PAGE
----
By Doug Thomas
With each passing year, this 1980 miniseries
becomes more for those who have read Ray Bradbury's landmark novel. The
three-part, nearly five-hour series keeps its brainy science fiction
roots; this story (and the 1940s novel) is not about laser battles and
exciting action pieces.
Bradbury's novel is galvanized by the cold war nightmare: at the end of
the 20th century, an earth teetering on world war begins to colonize Mars
without much knowledge of the new world. Hard science is left for other
stories, and director Michael Anderson (Logan's
Run) keeps this retrofitting: for example, astronauts arrive on a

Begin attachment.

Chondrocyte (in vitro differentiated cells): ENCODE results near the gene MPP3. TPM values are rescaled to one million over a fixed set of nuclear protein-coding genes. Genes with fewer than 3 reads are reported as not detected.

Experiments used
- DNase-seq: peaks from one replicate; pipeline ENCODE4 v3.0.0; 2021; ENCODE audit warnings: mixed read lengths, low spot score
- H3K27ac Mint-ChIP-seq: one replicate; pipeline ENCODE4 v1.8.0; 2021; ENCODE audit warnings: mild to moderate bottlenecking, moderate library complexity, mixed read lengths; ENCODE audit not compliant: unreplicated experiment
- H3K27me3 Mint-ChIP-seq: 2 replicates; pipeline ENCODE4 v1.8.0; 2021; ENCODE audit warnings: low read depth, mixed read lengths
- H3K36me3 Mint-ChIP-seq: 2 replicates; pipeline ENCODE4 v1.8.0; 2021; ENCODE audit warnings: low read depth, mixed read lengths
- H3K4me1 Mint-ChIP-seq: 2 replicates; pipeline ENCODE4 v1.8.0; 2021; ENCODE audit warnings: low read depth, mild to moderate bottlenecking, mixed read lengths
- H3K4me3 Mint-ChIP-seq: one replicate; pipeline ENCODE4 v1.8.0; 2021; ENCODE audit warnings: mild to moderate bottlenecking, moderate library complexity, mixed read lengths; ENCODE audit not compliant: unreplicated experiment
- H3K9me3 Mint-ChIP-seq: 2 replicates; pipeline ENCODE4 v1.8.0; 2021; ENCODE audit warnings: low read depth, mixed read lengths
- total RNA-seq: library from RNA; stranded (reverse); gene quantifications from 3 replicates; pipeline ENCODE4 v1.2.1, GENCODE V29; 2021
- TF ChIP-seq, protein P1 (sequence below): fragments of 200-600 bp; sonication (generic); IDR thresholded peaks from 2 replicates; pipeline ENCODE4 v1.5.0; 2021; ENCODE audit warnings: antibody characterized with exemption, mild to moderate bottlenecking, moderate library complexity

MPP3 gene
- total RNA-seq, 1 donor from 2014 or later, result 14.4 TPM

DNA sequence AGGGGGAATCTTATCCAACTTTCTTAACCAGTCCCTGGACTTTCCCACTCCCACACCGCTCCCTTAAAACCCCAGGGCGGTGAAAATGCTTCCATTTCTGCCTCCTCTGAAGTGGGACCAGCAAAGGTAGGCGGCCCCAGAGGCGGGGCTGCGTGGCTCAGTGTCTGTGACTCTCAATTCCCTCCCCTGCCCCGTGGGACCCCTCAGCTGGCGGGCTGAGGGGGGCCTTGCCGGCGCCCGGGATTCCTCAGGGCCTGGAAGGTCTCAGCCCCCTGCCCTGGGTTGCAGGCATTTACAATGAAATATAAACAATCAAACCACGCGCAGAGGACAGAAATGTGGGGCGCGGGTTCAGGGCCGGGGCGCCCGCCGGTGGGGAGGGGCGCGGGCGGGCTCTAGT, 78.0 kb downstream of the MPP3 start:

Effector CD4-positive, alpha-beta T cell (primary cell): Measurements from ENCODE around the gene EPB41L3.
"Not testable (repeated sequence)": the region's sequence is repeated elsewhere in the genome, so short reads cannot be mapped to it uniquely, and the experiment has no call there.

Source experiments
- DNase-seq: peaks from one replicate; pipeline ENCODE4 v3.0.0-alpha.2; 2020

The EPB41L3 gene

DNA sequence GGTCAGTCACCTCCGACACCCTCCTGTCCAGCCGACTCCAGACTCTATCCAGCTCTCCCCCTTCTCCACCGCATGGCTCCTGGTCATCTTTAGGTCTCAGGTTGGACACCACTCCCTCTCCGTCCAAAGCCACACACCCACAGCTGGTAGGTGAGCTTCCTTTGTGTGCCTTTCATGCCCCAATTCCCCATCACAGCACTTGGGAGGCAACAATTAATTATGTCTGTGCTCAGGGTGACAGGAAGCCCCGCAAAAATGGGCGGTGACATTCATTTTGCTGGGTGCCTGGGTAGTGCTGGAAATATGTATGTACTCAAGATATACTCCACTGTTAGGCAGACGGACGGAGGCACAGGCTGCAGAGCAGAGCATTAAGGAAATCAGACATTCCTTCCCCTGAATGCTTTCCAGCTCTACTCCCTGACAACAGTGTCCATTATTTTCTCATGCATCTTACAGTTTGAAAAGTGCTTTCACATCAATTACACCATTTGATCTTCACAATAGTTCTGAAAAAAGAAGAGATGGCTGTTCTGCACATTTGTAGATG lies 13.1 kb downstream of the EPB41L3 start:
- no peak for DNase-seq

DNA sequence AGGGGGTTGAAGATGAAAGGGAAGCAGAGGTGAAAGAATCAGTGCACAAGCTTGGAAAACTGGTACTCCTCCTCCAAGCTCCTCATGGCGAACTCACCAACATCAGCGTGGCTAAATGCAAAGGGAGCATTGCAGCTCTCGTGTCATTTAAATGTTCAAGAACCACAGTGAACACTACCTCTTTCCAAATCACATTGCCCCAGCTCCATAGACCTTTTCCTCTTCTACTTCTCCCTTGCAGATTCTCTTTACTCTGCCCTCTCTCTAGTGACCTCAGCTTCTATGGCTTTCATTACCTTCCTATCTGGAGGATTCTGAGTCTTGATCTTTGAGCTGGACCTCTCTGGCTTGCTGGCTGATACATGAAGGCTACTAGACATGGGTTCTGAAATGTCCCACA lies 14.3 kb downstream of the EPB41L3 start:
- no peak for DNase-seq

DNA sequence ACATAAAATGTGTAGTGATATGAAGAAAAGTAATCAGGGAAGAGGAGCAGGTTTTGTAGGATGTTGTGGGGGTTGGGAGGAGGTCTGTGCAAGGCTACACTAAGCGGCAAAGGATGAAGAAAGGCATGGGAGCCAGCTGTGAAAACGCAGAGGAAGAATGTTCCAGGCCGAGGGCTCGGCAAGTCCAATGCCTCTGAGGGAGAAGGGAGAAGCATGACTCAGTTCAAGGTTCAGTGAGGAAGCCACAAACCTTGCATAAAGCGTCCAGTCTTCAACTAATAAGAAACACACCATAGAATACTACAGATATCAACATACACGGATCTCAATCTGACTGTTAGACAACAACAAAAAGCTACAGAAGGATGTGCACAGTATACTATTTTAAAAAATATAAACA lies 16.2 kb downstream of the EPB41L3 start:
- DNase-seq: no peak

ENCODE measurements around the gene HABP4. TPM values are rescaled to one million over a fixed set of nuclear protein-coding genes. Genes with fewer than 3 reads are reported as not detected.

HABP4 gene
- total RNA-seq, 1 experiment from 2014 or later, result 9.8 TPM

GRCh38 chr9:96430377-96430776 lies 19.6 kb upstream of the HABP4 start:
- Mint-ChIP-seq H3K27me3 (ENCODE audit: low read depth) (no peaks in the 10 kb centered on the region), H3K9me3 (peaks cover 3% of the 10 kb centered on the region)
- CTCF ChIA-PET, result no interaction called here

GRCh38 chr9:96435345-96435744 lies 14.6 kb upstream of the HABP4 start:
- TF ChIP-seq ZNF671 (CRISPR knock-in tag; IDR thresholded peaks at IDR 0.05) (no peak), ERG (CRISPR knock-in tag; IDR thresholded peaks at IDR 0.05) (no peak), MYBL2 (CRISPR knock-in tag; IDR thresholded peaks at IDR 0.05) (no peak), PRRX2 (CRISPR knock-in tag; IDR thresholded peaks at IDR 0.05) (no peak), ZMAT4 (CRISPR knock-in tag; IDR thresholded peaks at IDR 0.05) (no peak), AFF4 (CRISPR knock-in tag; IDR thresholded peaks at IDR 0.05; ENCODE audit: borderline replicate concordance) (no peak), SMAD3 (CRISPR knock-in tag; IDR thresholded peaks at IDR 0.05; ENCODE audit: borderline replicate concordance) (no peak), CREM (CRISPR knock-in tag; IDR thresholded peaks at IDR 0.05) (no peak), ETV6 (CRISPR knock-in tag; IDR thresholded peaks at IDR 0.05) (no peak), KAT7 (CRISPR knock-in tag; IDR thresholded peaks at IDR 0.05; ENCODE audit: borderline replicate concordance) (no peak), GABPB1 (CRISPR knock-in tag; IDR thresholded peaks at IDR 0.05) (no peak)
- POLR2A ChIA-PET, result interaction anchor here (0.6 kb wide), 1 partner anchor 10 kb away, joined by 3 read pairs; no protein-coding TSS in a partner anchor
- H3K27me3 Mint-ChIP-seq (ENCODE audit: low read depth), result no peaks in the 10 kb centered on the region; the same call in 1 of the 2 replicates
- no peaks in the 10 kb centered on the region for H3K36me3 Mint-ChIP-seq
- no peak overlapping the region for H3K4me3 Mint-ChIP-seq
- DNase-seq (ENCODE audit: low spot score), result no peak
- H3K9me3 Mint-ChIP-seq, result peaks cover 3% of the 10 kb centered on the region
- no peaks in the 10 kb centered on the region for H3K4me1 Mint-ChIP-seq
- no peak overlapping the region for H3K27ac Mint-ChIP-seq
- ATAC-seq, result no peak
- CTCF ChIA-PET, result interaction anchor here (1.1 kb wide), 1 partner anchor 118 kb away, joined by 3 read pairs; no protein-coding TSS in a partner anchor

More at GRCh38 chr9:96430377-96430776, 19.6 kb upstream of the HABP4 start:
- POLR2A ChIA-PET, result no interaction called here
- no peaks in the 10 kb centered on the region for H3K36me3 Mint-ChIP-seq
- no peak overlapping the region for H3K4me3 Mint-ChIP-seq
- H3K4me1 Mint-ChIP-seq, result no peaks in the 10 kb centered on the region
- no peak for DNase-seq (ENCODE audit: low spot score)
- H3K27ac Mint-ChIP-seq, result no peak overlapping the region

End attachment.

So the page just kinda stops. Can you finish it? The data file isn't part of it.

breathable Mars in leisure suits. The space travel effects are clunky, but
the action on Mars--with Assheton Gorton's geometric sets and simple
props--are far more effective. T
here are Martians there, as the unprepared first Earthlings learn.
Later, as the planet is quickly colonized, the remaining Martians are near
specters--bringing awe and fear to those they encounter. Master sci-fi
writer Richard Matheson (I Am Legend) smartly streamlines
Bradbury's episodic stories, giving a central role to Col. John Wilder
(played by Rock Huston, leading a plethora of solid, yet B-list actors).
For those in love with cerebral science fiction, they can enjoy this dated
but curious sci-fi miniseries; for those of think sci-fi began with Star